The sky was insanely blue and the sun shone brighter than I thought it had a right to, and the universe seemed to have lined up all of the ducks into a single row and managed to create a fucking, spectacular day for us to picnic at the Necropolis. We sat on a bench eating veal on a bun as we gazed at the grave sides of Capt. John Andrew McRae and his beloved wife, Catherine. “If you listen closely” my wife said, “you won’t hear a thing.”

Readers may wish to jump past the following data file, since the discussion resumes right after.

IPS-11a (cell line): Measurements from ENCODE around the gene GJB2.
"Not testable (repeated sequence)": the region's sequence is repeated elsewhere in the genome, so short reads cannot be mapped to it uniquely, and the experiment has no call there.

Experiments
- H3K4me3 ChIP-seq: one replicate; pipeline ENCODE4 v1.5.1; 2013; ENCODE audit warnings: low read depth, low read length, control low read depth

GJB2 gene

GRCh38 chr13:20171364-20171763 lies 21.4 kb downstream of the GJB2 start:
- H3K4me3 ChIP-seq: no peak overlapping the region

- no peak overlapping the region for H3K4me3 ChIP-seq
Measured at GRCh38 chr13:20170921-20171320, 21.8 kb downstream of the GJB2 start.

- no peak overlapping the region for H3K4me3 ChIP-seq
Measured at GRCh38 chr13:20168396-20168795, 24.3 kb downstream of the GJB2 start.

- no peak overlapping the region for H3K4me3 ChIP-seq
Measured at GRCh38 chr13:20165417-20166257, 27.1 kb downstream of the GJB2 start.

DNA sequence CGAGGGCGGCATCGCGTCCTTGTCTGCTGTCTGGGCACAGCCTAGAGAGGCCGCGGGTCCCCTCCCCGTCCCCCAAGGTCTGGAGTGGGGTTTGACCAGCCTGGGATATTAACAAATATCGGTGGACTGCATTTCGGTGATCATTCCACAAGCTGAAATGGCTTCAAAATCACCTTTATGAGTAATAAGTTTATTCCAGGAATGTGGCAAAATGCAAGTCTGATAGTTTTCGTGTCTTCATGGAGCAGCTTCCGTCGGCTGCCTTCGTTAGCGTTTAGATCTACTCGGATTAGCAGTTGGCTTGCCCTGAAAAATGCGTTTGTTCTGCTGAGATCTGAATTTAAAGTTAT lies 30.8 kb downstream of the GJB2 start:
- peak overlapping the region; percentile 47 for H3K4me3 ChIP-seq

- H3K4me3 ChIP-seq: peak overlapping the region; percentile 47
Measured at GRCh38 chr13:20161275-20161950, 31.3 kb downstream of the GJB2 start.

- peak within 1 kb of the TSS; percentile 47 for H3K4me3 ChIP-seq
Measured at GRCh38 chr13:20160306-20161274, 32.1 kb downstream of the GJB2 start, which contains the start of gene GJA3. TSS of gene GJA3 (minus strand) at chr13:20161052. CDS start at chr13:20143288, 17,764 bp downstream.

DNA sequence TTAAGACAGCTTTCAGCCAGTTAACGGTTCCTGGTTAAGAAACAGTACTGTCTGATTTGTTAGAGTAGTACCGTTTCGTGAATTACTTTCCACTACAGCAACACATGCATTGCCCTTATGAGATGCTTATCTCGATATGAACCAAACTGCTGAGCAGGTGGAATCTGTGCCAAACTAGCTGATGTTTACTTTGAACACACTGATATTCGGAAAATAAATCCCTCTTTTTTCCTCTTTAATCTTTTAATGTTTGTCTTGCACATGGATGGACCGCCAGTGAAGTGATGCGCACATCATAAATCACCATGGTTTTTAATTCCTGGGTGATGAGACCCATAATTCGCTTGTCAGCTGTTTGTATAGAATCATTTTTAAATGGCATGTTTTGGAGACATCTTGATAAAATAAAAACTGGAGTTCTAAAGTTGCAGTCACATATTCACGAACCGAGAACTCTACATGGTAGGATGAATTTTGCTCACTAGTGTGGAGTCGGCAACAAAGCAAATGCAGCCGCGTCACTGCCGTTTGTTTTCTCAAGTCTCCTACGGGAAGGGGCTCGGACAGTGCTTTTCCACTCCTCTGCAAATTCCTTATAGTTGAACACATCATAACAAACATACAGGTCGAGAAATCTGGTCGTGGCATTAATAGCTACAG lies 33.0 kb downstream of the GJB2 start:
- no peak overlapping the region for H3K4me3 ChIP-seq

“I expected nothing less.” I said. “After all, it is a cemetery.” But she was right. If you really listened, there wasn’t any sound. There was no wind rustling through the trees, and there were chirping birds. There was nothing, and it was pretty fucking weird. We walked along the pathways that wound through the myriad of headstones that often seemed untended and occasionally illegible.  She said that sometimes she could pick up latent energy from the graves. She said that this was often a message indicating a troubled spirit who was unable to rest. She said that sometimes these restless souls get angry. I had no idea what the hell she was talking about, but I was pretty sure that I wanted no part of any of it.  Suddenly she stopped dead in her tracks. The color seemed to drain out of her face, and she burst into tears. Right in front of the final resting place of William Tyrell. Now I had spent a great deal of my life traversing space and time and as I wandered through assorted dimensions I discovered that while life races past at warp speed returning us full circle to where we began, its the attractions that make it all worthwhile, and not the journey itself. Sooner or later the lights of this amusement park will go out and I had always tried not to miss a single ride. This was not, however one of the attractions that I had any interest in riding. Sometimes you just have to pass.